Fr. 240.40

Diplomacy and Nation-Building in Africa - Franco-British relations and Cameroon at the End of Empire

English · Hardback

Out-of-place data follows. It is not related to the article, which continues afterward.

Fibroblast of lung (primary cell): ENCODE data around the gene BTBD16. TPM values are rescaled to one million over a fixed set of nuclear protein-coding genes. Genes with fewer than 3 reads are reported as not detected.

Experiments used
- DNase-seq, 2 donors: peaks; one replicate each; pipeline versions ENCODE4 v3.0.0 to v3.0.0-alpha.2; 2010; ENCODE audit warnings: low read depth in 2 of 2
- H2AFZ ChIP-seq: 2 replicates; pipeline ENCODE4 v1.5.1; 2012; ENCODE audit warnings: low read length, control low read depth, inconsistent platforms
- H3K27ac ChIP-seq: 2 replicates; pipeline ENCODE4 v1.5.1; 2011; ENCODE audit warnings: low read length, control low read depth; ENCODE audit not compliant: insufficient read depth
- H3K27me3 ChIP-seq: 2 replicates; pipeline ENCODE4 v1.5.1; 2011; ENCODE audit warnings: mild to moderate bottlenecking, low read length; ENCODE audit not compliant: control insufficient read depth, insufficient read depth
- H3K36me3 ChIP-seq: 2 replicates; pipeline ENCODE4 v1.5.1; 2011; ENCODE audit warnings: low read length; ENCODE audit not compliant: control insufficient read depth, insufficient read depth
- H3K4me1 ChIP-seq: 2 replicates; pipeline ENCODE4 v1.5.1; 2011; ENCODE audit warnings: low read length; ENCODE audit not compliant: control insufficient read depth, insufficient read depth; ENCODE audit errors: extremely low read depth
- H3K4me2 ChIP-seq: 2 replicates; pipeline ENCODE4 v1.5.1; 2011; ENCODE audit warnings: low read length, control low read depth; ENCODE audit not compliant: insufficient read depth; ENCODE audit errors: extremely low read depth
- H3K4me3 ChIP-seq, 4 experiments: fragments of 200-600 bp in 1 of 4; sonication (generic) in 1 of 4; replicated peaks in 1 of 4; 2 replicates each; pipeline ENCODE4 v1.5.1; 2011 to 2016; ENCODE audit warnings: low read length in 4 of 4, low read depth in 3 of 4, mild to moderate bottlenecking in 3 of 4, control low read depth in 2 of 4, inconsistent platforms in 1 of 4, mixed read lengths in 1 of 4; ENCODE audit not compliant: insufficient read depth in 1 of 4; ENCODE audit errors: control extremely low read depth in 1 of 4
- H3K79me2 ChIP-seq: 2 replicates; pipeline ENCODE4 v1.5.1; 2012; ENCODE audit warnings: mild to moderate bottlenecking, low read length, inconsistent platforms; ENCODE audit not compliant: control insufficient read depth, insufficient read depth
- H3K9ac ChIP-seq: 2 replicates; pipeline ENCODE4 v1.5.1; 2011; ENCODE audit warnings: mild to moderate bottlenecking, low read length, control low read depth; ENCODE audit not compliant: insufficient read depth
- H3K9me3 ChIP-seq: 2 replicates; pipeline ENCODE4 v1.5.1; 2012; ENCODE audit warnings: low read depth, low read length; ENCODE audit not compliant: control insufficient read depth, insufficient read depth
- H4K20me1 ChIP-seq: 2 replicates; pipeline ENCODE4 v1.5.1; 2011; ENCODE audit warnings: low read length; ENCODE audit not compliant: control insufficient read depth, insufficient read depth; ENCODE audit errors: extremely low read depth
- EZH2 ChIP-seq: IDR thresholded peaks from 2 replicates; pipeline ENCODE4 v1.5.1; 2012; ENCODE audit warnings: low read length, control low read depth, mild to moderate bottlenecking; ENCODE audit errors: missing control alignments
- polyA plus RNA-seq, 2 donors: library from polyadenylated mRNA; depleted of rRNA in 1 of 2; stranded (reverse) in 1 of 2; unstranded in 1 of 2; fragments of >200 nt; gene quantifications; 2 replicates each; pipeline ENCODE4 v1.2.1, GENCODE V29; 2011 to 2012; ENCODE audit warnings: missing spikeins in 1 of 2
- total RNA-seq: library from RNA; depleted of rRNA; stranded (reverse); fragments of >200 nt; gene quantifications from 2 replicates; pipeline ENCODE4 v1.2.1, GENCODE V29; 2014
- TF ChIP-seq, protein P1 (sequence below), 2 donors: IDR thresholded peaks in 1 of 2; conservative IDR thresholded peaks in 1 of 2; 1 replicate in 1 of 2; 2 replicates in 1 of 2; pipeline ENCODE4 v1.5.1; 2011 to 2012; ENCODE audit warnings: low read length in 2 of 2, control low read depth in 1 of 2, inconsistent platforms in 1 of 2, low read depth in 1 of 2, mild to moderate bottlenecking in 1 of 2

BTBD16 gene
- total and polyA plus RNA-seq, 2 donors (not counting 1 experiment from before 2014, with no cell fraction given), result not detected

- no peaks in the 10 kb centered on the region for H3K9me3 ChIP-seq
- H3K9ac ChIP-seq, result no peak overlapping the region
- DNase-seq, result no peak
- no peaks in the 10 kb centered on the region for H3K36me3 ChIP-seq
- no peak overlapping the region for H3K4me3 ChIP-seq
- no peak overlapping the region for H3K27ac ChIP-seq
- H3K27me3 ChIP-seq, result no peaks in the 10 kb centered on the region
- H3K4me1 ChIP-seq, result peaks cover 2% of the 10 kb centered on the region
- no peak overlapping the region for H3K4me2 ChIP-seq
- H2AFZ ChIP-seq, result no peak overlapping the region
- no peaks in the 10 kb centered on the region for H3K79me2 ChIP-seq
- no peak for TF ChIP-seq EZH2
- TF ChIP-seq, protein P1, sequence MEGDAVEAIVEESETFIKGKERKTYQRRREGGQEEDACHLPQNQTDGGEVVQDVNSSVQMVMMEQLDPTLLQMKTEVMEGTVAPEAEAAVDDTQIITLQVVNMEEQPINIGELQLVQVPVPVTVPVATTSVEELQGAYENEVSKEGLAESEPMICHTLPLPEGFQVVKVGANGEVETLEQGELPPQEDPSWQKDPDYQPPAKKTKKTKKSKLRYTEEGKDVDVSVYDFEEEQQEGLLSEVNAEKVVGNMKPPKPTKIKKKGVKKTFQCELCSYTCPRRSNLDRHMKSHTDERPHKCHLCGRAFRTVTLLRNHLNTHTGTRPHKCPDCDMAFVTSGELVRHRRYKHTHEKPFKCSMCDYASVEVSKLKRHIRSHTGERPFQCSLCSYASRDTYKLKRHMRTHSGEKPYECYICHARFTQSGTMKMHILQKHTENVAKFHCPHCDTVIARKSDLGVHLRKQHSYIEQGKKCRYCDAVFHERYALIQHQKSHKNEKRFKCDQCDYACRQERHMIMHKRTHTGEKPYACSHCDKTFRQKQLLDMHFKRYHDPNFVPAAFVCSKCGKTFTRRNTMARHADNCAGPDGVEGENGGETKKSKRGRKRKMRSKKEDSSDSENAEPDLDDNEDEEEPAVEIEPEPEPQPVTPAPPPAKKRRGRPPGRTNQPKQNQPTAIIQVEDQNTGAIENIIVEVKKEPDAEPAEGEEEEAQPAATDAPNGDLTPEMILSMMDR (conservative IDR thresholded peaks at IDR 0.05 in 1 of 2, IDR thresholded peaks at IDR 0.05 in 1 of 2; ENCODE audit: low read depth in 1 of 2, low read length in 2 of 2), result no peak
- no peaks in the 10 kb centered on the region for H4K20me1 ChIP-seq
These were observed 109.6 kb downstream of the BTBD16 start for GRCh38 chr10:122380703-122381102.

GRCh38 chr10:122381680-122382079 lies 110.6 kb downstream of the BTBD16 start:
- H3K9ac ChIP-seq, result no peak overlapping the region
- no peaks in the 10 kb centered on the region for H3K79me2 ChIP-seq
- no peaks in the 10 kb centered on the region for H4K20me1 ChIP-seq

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Informationen zum Autor Melanie Torrent is senior lecturer in British history and civilisation at the Institut Charles V, Universite Paris Diderot, Sorbonne Paris Cite. She holds an MPhil in International Relations from the University of Cambridge and completed her PhD in English Studies at the Universite Paris-Sorbonne. Klappentext Cameroon stands as a remarkable example of nation-building in the aftermath of European domination. Split between the French and British empires after World War I, it experienced a unique drive for self-determination at the turn of the 1960s, culminating in both independence from European power and the re-unification of two of its divided territories. This book investigates the influence of foreign policy on nation-building in West Africa in the context of both the Cold War and European integration. Shedding fresh light on the challenges of bridging the political, economic and linguistic divide that France and Britain had left, Melanie Torrent explores the evolution of a nation, charting both Cameroon's importance in Franco-British relations and Cameroon's use of bilateral and multilateral diplomacy in asserting its independence. This work should be essential reading for students of African studies, International Relations and the post-colonial world. Zusammenfassung This book investigates the influence of foreign policy on nation-building in West Africa in the context of both the Cold War and European integration. This work should be essential reading for students of African studies, International Relations and the post-colonial world. Inhaltsverzeichnis IntroductionCommonwealth membership at independence: threatening, irrelevant, impossibleChapter 1. Cameroon’s official politics: reunification and diplomatic balanceThe assets and challenges of reunification in CameroonThe national and international politics of bilingualismChapter 2. Cameroon’s diplomatic bias towards the Francophone worldFrancophone identity and Cameroon’s position in AfricaAn undesirable Commonwealth link: perceptions of Britain, Nigeria and GhanaChapter 3. The Southern Cameroons and the Commonwealth: star-crossed partners?Independence within the Commonwealth: a very fleeting offerReunification outside the Commonwealth and international pressureDevelopment politics: the Commonwealth’s continuing presence in CameroonChapter 1. France and Cameroon’s international options for developmentFrance’s heavyweight presence in CameroonTowards the diversification of partnersChapter 2. Imperial preference in West CameroonWest Cameroon and British interestsEurope, the Commonwealth and CameroonChapter 3. The Commonwealth as a valuable partnerThe influence of the Canadian mirrorThe Commonwealth, a champion for African development in times of crisis The Commonwealth’s renewed appeal and the imperative of national unityChapter 1. Cameroon’s continuing Francophone biasThe reality of reunification: from federation to centralisationCameroon’s complex relations with L’Agence de coopération culturelle et technique (ACCT)Chapter 2. The Commonwealth and the necessity of Anglophone diplomacySafeguarding national unity A way into official membership of the FrancophonieChapter 3. The democratic imperative in a multilateral contextThe changing face of Cameroonian politics The national and international instrumentalisation of diplomacyConclusionAppendicesChronology of Cameroon - Commonwealth relationsBibliographyIndex...

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